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Chris Fabry
Married to Andrea since 1982. We have 9 children together and none apart. Our dog's name is Tebow.
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Where We Are Now

After finding and remediating mold twice in our Colorado home, we abandoned ship in October 2008. Because of the high levels of exposure, our entire family was affected. After months of seeing different specialists for all of the problems, we came to Arizona to begin comprehensive treatment to rid our bodies of the toxic buildup. In August 2009 we moved into a larger home, four bedrooms, south of Tucson, north of Mexico. I am doing my daily radio program/ writing from that location. Thanks for praying for us. We really feel it.

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Wednesday, September 10, 2014
I wept at the grocery store. I walked inside and was transported to the street where my grandmother lived more than 45 years ago.

It was the smell, of course, that did it. The electric doors opened and I was assaulted with the candy aisle directly ahead stocked full for Halloween. I stopped, took a deep breath, and closed my eyes and I swear I could see it. I could see her.

Mrs. Quintroll (sorry if I'm not spelling that correctly) was an ancient woman when I was a child in the 1960s. White hair. A will of a wisp. Her teeth were always so white, but I had no concept of dentures back then. She wore sweaters in the summer heat. I'm sure she had to dance around in the shower to get wet.

The store was her house, just the front room, and she sold bread and milk and other sundries. But it was what was behind the glass cases in front that drew me.

My mother would park in front of my grandmother's house and I'd ask to go to the "ten-cent store." She'd smile and hand me a dime and off I'd go, like a Lewis and Clark bar. This was before the days of worrying abut child-abductions, or, perhaps my mother was hoping someone might relieve her of her duties.

The store had a screen door that squeaked and I remember wooden floors and a cool, basement-like feel. I do not remember anything about the rest of the room, I can only tell you what was behind the glass cases in front. At just the right viewing height for a round, chunky kid like me was a treasure trove of candy.

Pixie sticks. Caramel chews--I think they were called pinwheels. Tootsie Rolls. Jawbreakers. Smarties. Mary Janes. Kits taffy in the little squares. Tootsie Roll Pops. And the holy grail, Wax Lips. Oh wait, and the wax bottles of juice or soda or whatever they were. Licorice, too, but I would never waste a good dime on licorice.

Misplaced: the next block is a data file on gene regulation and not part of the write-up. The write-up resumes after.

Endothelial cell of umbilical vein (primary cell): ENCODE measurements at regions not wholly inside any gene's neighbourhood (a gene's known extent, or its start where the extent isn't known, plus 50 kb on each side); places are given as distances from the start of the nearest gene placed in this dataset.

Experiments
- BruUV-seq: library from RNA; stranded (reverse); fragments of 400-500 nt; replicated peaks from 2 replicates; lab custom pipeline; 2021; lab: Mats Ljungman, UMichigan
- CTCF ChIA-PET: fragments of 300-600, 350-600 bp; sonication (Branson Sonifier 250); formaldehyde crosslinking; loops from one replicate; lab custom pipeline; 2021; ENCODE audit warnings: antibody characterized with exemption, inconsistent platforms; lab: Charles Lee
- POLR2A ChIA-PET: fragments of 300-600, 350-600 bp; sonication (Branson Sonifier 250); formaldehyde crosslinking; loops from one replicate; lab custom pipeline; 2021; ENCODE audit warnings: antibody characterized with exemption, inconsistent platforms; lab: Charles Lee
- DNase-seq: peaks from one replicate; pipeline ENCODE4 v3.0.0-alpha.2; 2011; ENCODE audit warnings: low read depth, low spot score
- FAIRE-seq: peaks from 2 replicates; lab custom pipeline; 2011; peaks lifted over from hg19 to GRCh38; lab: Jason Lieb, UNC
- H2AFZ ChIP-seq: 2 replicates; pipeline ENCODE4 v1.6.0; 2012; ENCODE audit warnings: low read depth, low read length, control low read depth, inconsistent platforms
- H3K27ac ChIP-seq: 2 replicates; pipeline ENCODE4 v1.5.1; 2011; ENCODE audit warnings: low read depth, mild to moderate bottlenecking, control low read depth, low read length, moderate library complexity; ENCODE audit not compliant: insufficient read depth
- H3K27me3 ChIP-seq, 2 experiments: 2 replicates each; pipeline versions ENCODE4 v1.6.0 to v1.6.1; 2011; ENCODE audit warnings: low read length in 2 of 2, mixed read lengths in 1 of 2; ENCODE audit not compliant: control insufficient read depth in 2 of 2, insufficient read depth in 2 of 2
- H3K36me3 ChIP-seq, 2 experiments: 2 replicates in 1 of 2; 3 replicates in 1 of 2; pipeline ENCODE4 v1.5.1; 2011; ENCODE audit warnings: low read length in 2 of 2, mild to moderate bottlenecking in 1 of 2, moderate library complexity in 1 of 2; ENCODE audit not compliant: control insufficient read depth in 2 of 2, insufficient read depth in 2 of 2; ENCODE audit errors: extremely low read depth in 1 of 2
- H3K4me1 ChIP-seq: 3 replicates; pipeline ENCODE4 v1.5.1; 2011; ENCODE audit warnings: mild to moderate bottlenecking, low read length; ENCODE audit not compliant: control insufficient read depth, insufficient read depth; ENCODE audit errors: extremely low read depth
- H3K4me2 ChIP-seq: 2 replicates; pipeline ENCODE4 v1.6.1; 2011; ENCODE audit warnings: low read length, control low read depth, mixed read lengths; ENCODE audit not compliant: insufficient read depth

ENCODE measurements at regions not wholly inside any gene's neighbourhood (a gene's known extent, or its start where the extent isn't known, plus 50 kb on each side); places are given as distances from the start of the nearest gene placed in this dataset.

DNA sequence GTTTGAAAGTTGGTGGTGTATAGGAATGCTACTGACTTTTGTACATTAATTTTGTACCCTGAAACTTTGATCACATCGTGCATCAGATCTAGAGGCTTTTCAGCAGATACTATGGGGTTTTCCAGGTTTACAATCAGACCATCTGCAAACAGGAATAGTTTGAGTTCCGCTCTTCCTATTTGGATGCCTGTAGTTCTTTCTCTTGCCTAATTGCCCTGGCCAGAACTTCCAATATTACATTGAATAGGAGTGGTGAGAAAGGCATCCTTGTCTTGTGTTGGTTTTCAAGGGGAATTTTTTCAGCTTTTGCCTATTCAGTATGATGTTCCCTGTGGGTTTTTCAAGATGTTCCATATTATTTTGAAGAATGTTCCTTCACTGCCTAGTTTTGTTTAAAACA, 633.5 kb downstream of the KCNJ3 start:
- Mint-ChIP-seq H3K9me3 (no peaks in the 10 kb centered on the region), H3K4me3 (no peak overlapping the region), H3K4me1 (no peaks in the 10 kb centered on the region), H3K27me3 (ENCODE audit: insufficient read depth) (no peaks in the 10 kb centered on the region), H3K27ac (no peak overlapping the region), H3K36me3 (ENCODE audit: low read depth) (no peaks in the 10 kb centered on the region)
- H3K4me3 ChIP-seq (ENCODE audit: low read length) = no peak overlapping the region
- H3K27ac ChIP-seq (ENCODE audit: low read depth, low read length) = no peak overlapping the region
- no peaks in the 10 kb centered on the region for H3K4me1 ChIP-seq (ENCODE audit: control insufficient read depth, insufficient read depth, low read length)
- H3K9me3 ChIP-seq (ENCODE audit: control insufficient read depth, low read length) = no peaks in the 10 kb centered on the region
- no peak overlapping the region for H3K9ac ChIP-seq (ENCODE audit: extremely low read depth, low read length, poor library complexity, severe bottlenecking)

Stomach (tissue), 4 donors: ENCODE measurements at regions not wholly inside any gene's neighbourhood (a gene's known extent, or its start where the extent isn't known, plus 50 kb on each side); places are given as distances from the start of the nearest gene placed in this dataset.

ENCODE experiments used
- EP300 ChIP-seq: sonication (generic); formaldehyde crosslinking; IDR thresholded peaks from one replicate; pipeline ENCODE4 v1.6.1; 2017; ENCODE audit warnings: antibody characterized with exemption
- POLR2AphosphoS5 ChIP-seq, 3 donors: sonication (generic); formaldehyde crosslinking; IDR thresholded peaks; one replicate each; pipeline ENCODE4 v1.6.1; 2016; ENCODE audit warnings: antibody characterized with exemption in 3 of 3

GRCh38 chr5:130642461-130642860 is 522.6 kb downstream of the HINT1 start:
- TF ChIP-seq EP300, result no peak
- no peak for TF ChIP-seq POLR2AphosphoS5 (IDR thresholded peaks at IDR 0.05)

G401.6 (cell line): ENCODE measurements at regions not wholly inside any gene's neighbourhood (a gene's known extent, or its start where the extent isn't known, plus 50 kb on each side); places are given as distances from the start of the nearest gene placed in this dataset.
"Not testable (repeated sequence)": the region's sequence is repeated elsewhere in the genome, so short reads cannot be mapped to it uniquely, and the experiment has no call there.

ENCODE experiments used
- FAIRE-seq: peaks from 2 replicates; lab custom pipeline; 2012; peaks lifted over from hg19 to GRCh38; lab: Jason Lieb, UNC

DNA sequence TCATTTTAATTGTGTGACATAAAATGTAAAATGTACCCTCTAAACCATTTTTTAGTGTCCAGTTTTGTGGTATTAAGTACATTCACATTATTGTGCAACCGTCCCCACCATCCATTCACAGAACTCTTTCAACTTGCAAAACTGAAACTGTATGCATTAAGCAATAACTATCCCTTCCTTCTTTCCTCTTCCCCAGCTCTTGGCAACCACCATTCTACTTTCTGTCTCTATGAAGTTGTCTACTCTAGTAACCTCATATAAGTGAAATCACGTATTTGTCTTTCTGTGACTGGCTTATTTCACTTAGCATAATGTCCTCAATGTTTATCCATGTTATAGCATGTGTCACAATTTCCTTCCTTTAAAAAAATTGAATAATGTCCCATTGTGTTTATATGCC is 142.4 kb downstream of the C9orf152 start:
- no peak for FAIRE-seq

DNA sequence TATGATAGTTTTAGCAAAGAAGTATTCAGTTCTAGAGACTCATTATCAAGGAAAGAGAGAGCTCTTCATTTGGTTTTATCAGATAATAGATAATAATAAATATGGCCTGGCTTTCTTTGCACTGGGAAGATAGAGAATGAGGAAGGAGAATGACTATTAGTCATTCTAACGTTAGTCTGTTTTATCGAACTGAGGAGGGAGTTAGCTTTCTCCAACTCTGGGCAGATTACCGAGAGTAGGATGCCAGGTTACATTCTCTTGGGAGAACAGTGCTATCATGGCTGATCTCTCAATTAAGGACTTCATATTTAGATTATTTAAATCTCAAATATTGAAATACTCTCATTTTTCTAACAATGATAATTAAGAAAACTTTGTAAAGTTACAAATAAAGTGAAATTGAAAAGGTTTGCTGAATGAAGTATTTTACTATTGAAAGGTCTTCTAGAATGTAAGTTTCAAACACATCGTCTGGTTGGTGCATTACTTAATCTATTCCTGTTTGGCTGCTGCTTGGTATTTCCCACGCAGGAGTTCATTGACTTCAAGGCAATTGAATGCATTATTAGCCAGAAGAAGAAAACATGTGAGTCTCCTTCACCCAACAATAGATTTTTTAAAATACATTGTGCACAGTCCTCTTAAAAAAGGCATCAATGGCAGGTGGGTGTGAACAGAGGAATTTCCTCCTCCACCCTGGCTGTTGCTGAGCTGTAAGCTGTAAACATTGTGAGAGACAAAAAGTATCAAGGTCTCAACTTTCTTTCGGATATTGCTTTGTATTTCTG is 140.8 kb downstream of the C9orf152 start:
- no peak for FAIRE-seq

I can't recall every type of candy, but I remember the smell of the room. It was the odor of every childhood dream. Mrs. Quintroll would stand behind the counter, a bony hand outstretched, and I'd hand her my dime. She'd squint at me over her cat-shaped glasses and ask, "What would you like?"

One piece at a time, I would select my choices. A Tootsie Roll Pop--grape, please. And a red one. Two pinwheels. Two Smarties.

My mind whirred with the speed at which I was choosing. I was closing in quickly on the ten-cent mark and I had to leave room for the Wax Lips. There was a fair amount of anxiety involved with this procedure because I didn't want to choose unwisely. And the overpowering smell of the candy almost lifted me off the wooden floor.

You have four more cents left," she said, pulling out the little paper bag where she placed my candy. She called it a "poke." On the radio I would hear a song, someone singing about "poke salad" and a girl whose mother was working on a chain gang. I can't even talk about her granny.

I chose four more pieces, including the Wax Lips, and she handed me the paper sack. I thanked her and went skipping down the lane to my grandmother's place.

I don't remember when they closed the store. I don't remember Mrs. Quintroll dying. I was oblivious to much of life going on around me. But that smell brought a wave of emotion and memory I had buried.

I went back to that little town not long ago and took some pictures of the street, my grandmother's house (pictured below), my uncle's wood-shop, the graveled lane that is now paved. It's all so much smaller than it seemed growing up.

And the smell of the candy is somehow sweeter.